I don't care what you say, it's not at all ghoulish to spend more than an hour at a wake, though I must admit it does sound odd, especially since I'd met the man just once.
The visitation for Justus - Jay - Legvold was late Monday afternoon at Foust Funeral Home in Eagle Grove. I'd met him when I wrote a story last November about his war years, but I graduated from high school with his daughter, Kay; I babysat for the former Laurie Larson, who is married to his son, Jim; and I saw a picture of Jay holding his oldest baby, Steve, so I felt like I knew Steve, too.
It's an unfortunate fact that funerals often are the only activities that bring full families together. For birthday parties or family reunions, work or previous engagements may get in the way, but a funeral is too final to ignore. My dad always said to "Marry 'em and bury 'em," at least that's what my sister tells me. I don't remember him saying that, but I didn't live around Dodge for a lot of years and she did.
You know that six degrees of separation thing - the idea that everyone is, on average, approximately six steps away from any other person on Earth - seems most true at a funeral.
I hung around Jay's visitation, not only to support Kay and her family, but to wait for Cass and John Larson to appear. I haven't seen either of them for a long time. In fact, the last time I saw Cass, she was in "Fiddler on the Roof," the Paddle Wheel Players presentation in Eagle Grove several years back.
As I waited for them, Elmer and Shirley Olson came in. Way back when - and I mean way back - they attended South Enes Lutheran Church in Vincent, and their little girl could sing in perfect pitch. I remember that. I don't remember her name. I know now, however, that she and her husband are moving back to Eagle Grove from Montana. And that's something I never, ever would have figured to learn at Jay's wake.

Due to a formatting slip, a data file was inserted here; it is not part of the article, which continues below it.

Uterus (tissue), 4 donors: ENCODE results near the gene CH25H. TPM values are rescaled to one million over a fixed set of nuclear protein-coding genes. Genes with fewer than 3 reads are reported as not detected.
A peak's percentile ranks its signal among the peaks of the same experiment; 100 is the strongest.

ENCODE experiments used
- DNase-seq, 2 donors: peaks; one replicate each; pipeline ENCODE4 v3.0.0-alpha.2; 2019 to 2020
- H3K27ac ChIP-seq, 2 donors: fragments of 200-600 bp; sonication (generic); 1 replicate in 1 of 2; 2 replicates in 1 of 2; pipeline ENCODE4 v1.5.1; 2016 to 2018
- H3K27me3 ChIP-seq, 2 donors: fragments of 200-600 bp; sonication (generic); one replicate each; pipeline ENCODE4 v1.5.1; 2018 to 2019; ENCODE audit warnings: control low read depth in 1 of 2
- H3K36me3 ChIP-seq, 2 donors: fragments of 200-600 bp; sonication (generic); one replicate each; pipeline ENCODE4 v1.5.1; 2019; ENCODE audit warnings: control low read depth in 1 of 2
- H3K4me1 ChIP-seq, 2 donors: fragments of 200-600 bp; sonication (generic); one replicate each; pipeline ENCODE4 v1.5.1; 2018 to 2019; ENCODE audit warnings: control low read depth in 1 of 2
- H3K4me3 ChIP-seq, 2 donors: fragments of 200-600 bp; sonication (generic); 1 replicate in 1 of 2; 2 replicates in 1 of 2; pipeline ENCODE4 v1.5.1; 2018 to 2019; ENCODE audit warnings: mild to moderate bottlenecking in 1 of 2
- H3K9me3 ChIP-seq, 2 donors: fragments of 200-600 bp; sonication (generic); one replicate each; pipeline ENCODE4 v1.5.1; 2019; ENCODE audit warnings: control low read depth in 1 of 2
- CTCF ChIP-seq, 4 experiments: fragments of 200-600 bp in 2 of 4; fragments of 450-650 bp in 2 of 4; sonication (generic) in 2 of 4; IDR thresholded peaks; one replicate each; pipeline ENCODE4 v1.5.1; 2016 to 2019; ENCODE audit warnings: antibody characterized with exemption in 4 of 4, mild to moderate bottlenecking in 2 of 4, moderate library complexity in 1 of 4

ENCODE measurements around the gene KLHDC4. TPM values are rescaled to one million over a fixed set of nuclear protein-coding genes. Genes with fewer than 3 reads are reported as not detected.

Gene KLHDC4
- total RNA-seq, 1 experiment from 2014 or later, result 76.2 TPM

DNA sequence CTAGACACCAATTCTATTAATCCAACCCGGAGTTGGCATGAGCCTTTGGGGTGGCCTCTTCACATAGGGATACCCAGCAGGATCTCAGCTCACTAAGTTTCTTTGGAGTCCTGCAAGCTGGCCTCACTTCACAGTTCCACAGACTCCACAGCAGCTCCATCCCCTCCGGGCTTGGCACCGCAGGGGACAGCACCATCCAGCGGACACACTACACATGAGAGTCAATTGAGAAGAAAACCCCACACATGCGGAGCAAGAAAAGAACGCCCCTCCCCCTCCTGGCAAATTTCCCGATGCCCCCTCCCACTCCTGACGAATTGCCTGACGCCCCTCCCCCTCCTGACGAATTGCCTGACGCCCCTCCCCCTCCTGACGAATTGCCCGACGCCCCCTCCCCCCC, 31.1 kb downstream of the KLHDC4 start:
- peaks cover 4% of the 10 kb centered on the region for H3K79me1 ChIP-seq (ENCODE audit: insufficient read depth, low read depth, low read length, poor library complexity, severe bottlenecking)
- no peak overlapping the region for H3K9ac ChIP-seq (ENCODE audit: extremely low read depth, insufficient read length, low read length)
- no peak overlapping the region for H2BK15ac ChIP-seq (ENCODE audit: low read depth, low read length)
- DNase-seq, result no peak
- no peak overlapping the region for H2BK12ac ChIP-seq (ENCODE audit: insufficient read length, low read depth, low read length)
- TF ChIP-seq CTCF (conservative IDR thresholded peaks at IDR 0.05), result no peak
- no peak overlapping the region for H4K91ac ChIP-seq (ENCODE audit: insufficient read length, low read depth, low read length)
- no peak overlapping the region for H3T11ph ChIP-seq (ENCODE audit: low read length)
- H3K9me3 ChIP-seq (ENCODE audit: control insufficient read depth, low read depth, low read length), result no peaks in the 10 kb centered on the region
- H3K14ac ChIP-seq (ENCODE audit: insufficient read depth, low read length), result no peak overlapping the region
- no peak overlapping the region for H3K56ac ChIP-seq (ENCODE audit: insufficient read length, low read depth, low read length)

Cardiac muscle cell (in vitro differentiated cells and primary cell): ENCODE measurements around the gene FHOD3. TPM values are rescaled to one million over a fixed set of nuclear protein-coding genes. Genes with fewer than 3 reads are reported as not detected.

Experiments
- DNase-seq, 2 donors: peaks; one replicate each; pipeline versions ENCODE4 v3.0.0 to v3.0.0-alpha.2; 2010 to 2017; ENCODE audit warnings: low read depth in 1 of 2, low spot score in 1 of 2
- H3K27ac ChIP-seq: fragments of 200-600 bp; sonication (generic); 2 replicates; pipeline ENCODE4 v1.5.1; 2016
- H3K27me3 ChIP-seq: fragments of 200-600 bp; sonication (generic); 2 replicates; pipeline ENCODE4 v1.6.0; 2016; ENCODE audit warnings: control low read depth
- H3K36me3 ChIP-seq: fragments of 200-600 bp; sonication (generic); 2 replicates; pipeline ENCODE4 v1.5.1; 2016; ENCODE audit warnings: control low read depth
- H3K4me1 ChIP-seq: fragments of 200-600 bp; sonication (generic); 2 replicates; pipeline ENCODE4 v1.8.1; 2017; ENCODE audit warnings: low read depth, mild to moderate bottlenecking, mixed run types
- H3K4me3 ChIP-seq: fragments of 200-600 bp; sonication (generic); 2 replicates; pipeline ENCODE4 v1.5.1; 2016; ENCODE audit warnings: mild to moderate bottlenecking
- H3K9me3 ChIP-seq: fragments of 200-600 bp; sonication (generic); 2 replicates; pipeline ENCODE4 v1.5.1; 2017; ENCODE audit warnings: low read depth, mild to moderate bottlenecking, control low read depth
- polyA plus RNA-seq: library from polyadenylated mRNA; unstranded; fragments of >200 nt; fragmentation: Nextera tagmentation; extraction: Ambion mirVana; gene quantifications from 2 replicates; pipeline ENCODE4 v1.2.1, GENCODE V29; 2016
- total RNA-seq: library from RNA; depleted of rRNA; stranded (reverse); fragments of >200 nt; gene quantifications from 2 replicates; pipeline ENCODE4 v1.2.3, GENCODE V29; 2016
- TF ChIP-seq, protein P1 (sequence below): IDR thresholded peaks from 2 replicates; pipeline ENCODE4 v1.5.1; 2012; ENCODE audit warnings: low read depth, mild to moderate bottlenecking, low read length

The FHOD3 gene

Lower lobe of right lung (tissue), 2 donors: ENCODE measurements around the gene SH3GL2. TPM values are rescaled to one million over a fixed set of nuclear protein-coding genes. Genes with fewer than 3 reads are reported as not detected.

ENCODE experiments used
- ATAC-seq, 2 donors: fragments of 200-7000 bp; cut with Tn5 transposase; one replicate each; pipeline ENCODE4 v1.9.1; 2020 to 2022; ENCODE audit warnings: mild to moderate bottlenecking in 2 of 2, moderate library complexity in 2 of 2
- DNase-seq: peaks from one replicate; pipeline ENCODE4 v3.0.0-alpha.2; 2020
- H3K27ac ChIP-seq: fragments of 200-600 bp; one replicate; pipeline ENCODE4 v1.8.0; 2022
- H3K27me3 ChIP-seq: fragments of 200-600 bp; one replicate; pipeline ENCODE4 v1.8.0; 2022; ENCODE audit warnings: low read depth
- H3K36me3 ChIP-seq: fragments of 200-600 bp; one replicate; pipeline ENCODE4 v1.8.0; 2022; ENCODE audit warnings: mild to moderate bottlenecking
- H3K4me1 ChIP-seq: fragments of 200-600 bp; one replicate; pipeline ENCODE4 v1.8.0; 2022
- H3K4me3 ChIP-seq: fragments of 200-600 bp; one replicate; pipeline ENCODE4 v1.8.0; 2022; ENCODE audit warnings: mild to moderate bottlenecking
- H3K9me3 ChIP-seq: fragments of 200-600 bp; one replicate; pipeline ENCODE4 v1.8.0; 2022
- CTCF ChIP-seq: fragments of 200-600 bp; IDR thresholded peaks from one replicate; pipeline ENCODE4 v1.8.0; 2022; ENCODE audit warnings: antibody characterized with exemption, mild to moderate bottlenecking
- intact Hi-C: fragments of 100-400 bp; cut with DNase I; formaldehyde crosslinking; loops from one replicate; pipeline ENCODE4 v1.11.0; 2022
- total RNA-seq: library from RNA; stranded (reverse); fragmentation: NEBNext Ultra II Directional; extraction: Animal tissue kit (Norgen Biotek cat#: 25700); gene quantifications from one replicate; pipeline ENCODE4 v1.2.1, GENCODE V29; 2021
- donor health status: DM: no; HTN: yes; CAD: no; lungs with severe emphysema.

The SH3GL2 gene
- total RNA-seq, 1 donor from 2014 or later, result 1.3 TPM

I didn't have to wait long for the Larsons to show up. I remember them most for living just south of us on the farm and for asking me - and my sisters, too - to babysit when they needed someone.
You know how an idea will sometimes burst into your head so brightly you figure it must be a wonderful idea? Well, I had one of those ideas one night when I was babysitting for them. After the kids went to bed, I dragged out the vacuum and started a house revamping.
It remains fuzzy why I did that since I didn't like to clean, even when I had to. Maybe it wasn't a cleaning, since I vacuumed only under the furniture I moved, but I had this crazy urge to rearrange their furniture. Not just an end table here and lamp there. I threw the furniture up in the air - well, not literally - and pulled down a new configuration of sofas and chairs and everything else in two rooms.
Really, it was one big room because the opening was so big, so it didn't count as two.
When I saw the car lights pull in the driveway, I sat quietly on the sofa in its new position and waited for my thanks. Possibly even a bonus on my sitter pay. The kitchen door opened. They walked together into the dining room. I was getting goose pimples just thinking about it.
Cass let out a low, long "Oooooohhhhhhhhhhhhh," rather like a puppy squeezed in a closing door. John looked around and yelped, "What the hell happened here?"
When I went back the next day to pick up something I'd forgotten, the house was back in Larson order, and I never rearranged it again. I did babysit, but I never rearranged their furniture.
So long friends, until the next time when we're together.
Contact Sandy Mickelson at (515) 573-2141 or firstname.lastname@example.org